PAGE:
An unencumbered Jam Session may help explore new avenues, but if your goal as a group is to make the most of the allotted practice time, getting all members on the same page, and quickly, can prove challenging.
Here are three common issues that may arise during a group session and some easy-to-implement solutions to overcome them.
- Designate an organizer: The organizer is responsible for setting the date, time, place and making sure that all members are informed.
- Nominate a rehearsal leader: This person is responsible for making sure that the rehearsal runs smoothly. Duties include keeping members on task, watching the clock, providing materials, bringing snacks, set up and clean up…
- Set rehearsal objectives: Know what you want to get out of the session. Having clear objectives may help the group focus and obtain them.
- Set Rules: This may not be for every group, but agreeing on and outlining rules, and making sure that everyone is on board will provide a smoother experience.
- Take scheduled breaks: Having set, short intermissions will help members stay on track and maximize time together.
- Respect the schedule: Put in the necessary time to see the desired results. On the other hand, while it’s perfectly normal to be swept up in the mood and run over time, make sure that all members of the group are ok with continuing before doing so.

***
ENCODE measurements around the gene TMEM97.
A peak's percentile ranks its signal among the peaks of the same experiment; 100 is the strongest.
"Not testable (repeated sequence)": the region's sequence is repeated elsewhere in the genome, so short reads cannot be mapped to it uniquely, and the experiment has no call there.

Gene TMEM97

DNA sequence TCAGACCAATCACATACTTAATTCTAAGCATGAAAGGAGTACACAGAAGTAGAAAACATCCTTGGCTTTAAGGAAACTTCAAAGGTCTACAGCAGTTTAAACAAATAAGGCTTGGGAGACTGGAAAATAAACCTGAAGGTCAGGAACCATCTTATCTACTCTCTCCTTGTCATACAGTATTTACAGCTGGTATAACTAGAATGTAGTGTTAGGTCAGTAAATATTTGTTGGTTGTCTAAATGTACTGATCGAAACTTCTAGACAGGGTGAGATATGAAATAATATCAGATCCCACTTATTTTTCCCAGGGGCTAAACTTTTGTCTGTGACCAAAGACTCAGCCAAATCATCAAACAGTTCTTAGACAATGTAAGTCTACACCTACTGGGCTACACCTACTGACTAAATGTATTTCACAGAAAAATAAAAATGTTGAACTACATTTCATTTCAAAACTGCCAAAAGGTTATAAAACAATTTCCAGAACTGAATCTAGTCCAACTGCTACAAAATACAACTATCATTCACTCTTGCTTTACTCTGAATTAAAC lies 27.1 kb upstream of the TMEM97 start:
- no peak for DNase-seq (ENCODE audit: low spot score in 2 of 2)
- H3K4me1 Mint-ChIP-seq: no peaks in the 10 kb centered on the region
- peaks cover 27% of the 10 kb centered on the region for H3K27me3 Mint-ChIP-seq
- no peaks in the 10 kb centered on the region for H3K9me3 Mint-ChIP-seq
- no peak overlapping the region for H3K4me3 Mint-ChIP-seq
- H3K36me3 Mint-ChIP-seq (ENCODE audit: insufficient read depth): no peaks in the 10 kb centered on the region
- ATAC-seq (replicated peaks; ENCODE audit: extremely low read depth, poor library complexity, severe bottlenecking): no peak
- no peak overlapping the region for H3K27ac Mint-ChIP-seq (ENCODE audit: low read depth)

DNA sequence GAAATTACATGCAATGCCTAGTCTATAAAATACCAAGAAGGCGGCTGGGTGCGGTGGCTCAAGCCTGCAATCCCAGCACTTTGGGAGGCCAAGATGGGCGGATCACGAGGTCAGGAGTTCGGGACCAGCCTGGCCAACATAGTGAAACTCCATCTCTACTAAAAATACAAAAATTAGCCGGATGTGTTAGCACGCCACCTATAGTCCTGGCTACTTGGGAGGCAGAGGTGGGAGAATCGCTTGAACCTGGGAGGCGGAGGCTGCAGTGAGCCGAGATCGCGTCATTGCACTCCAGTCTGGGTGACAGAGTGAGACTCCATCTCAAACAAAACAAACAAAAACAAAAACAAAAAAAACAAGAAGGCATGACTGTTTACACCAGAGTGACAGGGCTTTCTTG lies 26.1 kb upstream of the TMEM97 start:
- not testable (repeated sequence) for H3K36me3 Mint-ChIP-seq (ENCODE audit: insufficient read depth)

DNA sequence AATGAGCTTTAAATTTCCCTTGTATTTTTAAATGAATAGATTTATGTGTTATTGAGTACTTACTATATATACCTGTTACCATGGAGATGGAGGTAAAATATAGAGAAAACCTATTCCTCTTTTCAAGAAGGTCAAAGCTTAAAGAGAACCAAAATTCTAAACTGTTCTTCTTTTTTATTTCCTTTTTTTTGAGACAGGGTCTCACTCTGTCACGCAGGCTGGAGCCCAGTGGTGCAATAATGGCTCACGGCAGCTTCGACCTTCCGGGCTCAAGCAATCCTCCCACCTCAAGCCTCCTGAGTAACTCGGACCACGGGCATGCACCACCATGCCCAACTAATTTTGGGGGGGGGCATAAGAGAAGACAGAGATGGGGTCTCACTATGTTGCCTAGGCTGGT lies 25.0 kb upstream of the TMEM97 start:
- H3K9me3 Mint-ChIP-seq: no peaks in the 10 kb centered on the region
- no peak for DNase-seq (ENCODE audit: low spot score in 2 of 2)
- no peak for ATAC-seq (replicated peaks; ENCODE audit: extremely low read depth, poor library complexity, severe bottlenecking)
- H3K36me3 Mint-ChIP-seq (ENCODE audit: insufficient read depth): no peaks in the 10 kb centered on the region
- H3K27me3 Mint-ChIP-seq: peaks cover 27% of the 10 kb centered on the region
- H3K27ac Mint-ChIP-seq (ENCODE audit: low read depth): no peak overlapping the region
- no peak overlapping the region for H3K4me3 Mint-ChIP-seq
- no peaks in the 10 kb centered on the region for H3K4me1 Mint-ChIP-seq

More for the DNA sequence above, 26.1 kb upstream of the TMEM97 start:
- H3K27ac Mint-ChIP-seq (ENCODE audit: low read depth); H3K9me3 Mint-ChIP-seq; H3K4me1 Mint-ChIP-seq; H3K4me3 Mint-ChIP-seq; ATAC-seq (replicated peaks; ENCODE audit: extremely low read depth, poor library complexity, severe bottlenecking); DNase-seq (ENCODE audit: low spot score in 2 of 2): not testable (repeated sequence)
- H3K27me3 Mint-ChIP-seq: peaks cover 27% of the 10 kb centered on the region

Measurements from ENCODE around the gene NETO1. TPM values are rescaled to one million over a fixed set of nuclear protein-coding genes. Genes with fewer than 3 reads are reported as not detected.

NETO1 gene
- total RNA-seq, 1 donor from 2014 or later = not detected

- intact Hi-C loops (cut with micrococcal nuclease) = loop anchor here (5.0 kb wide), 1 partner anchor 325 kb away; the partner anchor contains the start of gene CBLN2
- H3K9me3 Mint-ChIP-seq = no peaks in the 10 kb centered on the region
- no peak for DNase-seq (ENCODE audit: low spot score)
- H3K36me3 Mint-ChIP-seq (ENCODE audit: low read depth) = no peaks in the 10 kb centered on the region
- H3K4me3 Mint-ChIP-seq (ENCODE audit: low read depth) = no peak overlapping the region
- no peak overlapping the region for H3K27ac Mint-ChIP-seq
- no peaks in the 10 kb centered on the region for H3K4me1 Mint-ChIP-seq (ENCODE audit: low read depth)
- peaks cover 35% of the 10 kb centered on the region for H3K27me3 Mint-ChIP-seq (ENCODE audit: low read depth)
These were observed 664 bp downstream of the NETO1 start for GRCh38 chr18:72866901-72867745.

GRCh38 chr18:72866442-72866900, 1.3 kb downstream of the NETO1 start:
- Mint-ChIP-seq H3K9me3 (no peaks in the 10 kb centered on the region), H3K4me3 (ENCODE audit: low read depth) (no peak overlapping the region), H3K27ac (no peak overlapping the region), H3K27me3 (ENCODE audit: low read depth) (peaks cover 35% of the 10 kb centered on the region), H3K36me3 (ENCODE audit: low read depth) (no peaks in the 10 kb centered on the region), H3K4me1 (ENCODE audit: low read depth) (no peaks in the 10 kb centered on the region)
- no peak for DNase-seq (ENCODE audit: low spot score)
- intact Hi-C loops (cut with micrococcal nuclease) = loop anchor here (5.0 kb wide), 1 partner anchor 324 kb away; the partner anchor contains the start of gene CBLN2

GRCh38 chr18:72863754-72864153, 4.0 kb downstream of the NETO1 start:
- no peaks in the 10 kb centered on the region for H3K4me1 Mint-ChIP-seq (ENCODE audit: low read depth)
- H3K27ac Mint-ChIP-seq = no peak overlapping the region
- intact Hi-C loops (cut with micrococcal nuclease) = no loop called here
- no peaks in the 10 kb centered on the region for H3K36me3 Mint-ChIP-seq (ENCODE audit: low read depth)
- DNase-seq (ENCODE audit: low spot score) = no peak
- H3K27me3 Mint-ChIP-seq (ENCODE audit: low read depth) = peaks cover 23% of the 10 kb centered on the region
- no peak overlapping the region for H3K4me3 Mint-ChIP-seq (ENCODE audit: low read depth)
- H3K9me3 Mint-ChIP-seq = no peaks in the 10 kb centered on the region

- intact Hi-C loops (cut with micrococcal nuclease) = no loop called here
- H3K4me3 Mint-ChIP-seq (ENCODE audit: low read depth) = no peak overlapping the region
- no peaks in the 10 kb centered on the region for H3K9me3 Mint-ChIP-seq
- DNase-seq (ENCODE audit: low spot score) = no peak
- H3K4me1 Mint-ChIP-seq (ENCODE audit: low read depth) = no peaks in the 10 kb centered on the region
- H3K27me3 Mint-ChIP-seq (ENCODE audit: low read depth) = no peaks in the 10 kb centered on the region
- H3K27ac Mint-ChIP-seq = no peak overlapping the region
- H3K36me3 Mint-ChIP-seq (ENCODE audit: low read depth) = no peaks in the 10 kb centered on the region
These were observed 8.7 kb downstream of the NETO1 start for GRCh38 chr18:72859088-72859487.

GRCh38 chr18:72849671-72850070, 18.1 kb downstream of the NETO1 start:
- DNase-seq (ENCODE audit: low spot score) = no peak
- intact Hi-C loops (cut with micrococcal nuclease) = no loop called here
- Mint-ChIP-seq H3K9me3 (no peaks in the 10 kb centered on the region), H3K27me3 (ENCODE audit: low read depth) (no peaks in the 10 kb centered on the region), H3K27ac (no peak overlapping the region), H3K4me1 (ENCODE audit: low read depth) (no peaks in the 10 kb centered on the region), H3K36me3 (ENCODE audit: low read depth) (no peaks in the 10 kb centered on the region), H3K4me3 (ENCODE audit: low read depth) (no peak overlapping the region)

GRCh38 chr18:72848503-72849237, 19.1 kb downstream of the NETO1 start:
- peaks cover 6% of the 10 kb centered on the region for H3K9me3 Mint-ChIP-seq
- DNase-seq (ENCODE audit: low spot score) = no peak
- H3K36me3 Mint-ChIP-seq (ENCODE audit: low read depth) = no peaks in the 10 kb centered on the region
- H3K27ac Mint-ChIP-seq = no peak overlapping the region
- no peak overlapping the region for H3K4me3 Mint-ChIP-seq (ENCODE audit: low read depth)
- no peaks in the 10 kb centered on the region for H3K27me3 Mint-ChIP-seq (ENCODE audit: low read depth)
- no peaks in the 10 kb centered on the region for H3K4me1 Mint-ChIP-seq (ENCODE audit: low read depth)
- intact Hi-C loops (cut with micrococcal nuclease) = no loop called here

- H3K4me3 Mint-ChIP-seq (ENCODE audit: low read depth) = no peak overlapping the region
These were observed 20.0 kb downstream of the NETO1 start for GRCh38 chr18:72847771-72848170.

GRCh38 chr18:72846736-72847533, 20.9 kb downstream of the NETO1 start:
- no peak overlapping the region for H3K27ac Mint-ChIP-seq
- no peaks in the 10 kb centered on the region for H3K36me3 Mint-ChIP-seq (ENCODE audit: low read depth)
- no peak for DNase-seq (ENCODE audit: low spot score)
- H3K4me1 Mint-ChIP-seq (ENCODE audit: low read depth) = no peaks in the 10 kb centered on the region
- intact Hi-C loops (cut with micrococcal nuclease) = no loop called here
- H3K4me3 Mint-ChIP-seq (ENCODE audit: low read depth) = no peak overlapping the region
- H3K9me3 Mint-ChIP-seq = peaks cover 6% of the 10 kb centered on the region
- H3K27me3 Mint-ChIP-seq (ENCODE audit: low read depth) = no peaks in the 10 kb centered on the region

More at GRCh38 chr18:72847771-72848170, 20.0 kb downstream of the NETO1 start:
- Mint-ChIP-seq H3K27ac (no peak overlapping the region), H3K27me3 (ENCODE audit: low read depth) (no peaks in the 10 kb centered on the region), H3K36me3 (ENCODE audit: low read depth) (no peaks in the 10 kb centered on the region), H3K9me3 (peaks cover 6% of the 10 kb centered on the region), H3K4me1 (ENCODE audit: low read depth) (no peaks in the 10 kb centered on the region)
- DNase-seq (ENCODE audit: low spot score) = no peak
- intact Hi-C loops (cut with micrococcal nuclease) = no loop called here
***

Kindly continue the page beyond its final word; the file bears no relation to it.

- Keep the mood positive: Practice sessions can be frustrating when things just aren’t coming together. Showing frustration may thwart efforts and bring down the mood. Stay upbeat, the rest will come.
- Put the cell phone away: If it isn’t an emergency, put the phone on vibrate and away. A ringing cell phone is not only an interruption, but worse, a distraction.
- Eat before rehearsal: A rumbling stomach may add some interesting noises, but it won’t have you playing your best. Eat before a session to avoid sugar levels (and attention) dropping.
- Practice the hard parts: It’s easy to repeat what comes naturally and what sounds good. Practice the trouble spots and they too will become easy.
- Record sessions: Recording what happens will allow the group to spot and address the pain points that may have been overlooked during the session.
- Talk: This may seem evident, but good communication can make all of the difference. Share your thoughts and concerns.
- Practice on your own: A group is only as good as its individual members. Don’t depend on the group session as your personal practice time. Come prepared out of respect and the well-being of the group.
Ready to start your own band? Join our “Making a Band” program by calling 972-489-1667. We would love to have you!